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Saturday, February 21, 2009

The Gulf of Tonkin "Incident"

Generations of US high school students have been taught that the Gulf of Tonkin Incident was the main reason the US entered the Vietnam War. Supposedly, US warships had been attacked "unprovoked" twice by the North Vietnamese navy. In truth, those US warships were giving assistance to the South Vietnamese, so they were not exactly neutral. As for the second attack, well, turns out it never actually happened. This isn't from some goofball conspiracy theorist- Robert McNamara (Secretary of Defense at the time) and James Stockdale (who was flying over the place when the second attack allegedly occurred) have both denied it.

"In 1995, retired Vietnamese Defense Minister Vo Nguyen Giap, meeting with former Secretary of Defense McNamara, categorically denied that Vietnamese gunboats had attacked American destroyers on 4 August, while admitting to the attack on 2 August. A taped conversation of a meeting several weeks after passage of the Gulf of Tonkin Resolution was released in 2001, revealing that McNamara expressed doubts to President Johnson that the attack had even occurred."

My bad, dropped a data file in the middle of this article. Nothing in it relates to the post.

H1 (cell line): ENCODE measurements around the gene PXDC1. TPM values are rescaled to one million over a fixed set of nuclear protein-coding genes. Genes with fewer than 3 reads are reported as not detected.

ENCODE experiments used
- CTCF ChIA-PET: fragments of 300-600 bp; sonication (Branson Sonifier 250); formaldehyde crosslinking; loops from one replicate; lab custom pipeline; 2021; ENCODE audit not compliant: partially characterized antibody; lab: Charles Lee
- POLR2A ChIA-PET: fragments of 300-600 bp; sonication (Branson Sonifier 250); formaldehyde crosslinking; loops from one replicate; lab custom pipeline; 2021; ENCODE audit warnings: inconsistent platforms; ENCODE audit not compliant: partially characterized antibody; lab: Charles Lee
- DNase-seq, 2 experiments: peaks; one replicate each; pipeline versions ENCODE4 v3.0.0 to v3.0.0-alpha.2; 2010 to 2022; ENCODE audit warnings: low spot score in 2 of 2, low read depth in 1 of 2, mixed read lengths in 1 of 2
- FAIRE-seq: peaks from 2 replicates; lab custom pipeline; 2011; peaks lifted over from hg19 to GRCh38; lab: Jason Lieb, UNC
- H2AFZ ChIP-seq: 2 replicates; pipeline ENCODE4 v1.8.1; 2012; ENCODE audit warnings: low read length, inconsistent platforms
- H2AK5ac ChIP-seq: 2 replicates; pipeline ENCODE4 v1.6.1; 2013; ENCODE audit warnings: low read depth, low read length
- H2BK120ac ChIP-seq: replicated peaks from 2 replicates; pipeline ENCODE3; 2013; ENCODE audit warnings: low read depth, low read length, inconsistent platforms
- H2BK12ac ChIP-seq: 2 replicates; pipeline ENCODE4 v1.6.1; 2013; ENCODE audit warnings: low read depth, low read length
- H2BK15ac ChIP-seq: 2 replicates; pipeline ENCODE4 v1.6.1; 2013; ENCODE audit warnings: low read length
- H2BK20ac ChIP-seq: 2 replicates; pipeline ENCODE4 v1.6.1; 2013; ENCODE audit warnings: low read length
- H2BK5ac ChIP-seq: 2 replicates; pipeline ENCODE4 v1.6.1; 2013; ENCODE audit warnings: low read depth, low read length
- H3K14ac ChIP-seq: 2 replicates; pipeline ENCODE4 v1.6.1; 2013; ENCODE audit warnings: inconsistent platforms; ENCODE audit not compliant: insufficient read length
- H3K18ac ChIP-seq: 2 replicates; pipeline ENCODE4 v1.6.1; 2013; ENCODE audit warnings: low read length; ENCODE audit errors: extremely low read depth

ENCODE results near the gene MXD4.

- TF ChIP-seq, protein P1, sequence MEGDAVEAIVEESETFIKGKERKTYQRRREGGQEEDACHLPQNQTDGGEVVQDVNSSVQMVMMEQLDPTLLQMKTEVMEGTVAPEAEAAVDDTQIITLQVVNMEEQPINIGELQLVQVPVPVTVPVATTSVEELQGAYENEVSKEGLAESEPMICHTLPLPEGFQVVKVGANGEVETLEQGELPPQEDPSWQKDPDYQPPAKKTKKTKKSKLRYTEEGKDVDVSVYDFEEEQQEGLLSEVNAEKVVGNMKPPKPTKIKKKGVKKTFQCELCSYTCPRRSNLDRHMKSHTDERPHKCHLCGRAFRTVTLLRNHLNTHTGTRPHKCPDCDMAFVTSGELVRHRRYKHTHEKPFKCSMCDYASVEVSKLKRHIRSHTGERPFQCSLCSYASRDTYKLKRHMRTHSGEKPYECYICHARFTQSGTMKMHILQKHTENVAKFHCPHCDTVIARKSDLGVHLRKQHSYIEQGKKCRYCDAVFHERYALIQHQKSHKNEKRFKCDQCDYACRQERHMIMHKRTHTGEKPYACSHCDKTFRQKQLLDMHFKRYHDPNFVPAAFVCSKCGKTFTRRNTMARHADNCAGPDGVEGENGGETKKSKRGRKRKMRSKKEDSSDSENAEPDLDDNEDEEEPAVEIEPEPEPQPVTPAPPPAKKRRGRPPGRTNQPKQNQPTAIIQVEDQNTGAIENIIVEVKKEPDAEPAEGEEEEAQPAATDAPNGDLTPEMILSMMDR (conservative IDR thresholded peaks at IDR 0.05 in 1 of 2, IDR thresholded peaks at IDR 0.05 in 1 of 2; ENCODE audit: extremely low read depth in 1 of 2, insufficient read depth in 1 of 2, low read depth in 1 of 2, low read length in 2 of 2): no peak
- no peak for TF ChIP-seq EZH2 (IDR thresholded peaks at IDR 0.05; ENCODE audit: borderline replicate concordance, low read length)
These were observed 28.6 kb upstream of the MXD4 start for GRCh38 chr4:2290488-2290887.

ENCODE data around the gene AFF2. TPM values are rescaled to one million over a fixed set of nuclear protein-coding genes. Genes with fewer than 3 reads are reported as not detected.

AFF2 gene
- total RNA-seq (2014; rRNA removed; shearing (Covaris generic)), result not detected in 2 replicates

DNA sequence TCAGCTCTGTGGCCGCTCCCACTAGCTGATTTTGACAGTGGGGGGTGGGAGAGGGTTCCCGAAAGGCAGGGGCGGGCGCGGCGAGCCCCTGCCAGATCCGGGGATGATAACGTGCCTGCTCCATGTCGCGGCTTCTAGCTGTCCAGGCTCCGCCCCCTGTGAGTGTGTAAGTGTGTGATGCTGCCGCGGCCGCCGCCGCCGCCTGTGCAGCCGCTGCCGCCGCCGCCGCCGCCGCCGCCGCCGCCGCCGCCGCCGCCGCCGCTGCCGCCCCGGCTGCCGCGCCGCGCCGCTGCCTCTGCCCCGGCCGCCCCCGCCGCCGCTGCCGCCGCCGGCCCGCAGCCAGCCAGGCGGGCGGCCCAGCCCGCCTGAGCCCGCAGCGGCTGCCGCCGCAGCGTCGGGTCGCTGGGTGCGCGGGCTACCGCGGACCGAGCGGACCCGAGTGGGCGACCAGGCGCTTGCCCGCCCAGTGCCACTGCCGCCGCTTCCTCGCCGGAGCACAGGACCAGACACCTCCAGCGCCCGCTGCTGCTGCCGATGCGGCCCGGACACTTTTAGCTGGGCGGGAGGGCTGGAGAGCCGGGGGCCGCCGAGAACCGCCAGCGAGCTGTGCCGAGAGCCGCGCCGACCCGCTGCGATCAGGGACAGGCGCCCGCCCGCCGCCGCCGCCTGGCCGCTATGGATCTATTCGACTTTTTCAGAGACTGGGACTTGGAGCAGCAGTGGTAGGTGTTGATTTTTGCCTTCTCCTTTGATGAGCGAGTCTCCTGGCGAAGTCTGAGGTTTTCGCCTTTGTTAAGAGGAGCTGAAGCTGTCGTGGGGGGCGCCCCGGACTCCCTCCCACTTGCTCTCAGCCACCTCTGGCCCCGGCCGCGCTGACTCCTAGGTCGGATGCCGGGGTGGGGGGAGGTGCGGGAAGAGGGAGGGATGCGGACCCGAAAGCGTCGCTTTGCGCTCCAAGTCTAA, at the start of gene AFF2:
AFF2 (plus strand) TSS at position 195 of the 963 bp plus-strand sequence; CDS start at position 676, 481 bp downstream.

"Squadron commander James Stockdale was one of the U.S. pilots flying overhead during the second alleged attack. Stockdale wrote in his 1984 book Love and War: "[I] had the best seat in the house to watch that event, and our destroyers were just shooting at phantom targets—there were no PT boats there… There was nothing there but black water and American fire power." Stockdale said his superiors ordered him to keep quiet about this. After he was captured, this knowledge became a heavy burden. He later said he was concerned that his captors would eventually force him to reveal what he knew about the second incident."


So, what we have is a war based on a flimsy pretext. Now when has that ever happened?

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